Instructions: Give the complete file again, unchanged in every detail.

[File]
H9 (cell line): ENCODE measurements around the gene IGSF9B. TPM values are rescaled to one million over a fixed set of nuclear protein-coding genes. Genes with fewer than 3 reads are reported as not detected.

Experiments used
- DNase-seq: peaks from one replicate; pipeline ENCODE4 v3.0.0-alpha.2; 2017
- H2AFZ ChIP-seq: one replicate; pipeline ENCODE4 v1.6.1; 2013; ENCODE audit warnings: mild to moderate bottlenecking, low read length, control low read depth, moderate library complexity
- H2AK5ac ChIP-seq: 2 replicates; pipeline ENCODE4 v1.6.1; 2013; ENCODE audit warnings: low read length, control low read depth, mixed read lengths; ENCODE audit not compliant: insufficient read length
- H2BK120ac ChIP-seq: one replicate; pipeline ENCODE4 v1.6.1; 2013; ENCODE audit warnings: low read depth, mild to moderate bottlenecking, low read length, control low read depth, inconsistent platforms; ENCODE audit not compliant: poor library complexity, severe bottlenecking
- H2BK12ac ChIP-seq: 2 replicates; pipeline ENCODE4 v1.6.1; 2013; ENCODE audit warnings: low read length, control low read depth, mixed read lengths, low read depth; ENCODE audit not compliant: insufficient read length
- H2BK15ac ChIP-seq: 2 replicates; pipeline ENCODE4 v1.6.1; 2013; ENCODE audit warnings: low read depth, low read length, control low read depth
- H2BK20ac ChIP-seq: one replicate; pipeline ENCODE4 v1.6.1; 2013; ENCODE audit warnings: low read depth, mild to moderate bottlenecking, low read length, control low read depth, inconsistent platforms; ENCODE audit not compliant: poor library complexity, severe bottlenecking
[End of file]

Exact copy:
H9 (cell line): ENCODE measurements around the gene IGSF9B. TPM values are rescaled to one million over a fixed set of nuclear protein-coding genes. Genes with fewer than 3 reads are reported as not detected.

Experiments used
- DNase-seq: peaks from one replicate; pipeline ENCODE4 v3.0.0-alpha.2; 2017
- H2AFZ ChIP-seq: one replicate; pipeline ENCODE4 v1.6.1; 2013; ENCODE audit warnings: mild to moderate bottlenecking, low read length, control low read depth, moderate library complexity
- H2AK5ac ChIP-seq: 2 replicates; pipeline ENCODE4 v1.6.1; 2013; ENCODE audit warnings: low read length, control low read depth, mixed read lengths; ENCODE audit not compliant: insufficient read length
- H2BK120ac ChIP-seq: one replicate; pipeline ENCODE4 v1.6.1; 2013; ENCODE audit warnings: low read depth, mild to moderate bottlenecking, low read length, control low read depth, inconsistent platforms; ENCODE audit not compliant: poor library complexity, severe bottlenecking
- H2BK12ac ChIP-seq: 2 replicates; pipeline ENCODE4 v1.6.1; 2013; ENCODE audit warnings: low read length, control low read depth, mixed read lengths, low read depth; ENCODE audit not compliant: insufficient read length
- H2BK15ac ChIP-seq: 2 replicates; pipeline ENCODE4 v1.6.1; 2013; ENCODE audit warnings: low read depth, low read length, control low read depth
- H2BK20ac ChIP-seq: one replicate; pipeline ENCODE4 v1.6.1; 2013; ENCODE audit warnings: low read depth, mild to moderate bottlenecking, low read length, control low read depth, inconsistent platforms; ENCODE audit not compliant: poor library complexity, severe bottlenecking